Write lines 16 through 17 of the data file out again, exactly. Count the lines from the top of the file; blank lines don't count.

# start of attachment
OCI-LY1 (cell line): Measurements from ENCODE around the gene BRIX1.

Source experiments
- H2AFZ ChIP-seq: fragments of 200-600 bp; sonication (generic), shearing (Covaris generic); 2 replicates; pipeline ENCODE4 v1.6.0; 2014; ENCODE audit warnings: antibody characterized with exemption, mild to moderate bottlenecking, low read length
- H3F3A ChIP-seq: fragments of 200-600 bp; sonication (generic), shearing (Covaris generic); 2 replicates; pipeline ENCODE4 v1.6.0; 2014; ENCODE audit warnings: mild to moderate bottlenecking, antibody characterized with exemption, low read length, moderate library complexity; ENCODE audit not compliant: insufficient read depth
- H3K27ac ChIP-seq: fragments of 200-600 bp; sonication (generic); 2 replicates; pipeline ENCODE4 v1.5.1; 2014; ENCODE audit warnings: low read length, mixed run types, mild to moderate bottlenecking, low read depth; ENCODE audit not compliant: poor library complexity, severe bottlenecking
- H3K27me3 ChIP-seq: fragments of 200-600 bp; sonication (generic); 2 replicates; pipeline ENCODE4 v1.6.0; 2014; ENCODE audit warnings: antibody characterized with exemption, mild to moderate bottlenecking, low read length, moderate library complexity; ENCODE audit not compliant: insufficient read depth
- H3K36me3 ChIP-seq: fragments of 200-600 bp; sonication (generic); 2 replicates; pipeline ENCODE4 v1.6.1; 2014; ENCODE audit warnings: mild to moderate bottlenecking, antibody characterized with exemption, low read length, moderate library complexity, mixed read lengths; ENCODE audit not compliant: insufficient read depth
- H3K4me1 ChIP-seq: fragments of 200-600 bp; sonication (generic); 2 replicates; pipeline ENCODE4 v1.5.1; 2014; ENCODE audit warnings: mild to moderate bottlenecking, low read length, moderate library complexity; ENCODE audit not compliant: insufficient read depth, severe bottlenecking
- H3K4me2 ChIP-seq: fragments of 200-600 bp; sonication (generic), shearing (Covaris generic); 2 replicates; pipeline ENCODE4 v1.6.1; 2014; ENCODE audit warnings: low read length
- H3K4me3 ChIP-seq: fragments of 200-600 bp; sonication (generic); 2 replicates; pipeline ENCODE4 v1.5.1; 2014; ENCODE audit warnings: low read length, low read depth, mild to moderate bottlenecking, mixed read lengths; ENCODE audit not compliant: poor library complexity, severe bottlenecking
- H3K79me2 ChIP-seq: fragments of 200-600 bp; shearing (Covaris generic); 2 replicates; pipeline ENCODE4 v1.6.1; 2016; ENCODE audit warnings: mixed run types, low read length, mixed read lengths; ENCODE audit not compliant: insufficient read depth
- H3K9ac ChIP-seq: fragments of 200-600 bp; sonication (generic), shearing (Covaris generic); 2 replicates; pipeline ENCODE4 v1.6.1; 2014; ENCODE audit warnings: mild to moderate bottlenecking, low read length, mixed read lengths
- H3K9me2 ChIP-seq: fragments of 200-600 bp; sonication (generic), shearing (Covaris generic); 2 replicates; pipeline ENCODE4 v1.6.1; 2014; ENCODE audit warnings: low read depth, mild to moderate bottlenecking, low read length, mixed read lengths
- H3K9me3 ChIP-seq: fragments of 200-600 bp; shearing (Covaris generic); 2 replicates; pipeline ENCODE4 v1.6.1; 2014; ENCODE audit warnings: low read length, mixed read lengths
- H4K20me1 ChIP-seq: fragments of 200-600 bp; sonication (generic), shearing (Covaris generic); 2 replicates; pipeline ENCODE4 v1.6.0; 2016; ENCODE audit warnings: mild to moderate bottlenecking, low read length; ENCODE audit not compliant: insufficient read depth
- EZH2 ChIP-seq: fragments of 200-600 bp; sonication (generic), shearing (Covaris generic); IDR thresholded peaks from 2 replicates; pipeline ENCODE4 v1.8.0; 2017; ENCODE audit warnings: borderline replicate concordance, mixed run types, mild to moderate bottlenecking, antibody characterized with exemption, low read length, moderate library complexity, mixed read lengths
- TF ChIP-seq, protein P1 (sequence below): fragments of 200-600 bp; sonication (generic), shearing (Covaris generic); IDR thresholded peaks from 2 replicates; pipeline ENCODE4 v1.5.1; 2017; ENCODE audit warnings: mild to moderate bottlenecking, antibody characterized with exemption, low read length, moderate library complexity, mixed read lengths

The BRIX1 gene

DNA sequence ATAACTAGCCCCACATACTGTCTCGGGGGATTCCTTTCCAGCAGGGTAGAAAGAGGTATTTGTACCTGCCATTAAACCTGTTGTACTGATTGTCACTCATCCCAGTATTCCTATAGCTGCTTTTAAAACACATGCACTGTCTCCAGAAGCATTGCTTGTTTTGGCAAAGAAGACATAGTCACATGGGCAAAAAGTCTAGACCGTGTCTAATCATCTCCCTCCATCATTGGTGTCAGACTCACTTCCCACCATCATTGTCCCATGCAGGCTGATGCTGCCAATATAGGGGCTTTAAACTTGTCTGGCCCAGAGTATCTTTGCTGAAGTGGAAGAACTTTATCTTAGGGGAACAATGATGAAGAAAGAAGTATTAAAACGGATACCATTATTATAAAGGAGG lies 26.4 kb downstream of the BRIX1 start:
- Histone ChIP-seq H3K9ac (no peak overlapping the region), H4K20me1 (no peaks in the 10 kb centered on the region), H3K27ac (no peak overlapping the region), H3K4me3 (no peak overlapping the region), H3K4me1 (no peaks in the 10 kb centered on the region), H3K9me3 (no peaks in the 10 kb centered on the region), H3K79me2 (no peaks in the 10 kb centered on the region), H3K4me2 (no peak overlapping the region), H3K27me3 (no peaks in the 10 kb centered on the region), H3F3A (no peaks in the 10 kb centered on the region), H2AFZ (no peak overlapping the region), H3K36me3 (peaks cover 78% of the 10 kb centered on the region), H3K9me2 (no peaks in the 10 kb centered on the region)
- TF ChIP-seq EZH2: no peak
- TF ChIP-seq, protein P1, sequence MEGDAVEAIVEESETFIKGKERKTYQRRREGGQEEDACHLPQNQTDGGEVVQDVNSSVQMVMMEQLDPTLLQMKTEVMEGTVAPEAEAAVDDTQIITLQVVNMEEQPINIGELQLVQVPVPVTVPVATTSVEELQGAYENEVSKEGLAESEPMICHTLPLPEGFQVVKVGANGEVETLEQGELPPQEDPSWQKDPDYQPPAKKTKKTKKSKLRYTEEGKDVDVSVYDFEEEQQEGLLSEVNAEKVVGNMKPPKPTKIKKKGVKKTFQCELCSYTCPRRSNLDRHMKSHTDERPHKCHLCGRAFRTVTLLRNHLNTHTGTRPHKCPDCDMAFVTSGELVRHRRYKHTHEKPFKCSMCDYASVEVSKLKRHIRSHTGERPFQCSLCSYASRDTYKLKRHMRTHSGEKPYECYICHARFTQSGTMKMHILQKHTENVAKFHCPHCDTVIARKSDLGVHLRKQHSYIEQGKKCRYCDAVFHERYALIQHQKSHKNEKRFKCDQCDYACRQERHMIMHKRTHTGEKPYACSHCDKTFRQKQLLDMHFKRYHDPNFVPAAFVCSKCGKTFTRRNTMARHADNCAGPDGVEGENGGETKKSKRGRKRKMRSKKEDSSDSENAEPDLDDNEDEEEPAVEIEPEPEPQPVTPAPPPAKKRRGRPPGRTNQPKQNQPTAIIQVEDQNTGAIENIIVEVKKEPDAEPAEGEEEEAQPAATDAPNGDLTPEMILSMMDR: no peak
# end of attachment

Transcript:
- EZH2 ChIP-seq: fragments of 200-600 bp; sonication (generic), shearing (Covaris generic); IDR thresholded peaks from 2 replicates; pipeline ENCODE4 v1.8.0; 2017; ENCODE audit warnings: borderline replicate concordance, mixed run types, mild to moderate bottlenecking, antibody characterized with exemption, low read length, moderate library complexity, mixed read lengths
- TF ChIP-seq, protein P1 (sequence below): fragments of 200-600 bp; sonication (generic), shearing (Covaris generic); IDR thresholded peaks from 2 replicates; pipeline ENCODE4 v1.5.1; 2017; ENCODE audit warnings: mild to moderate bottlenecking, antibody characterized with exemption, low read length, moderate library complexity, mixed read lengths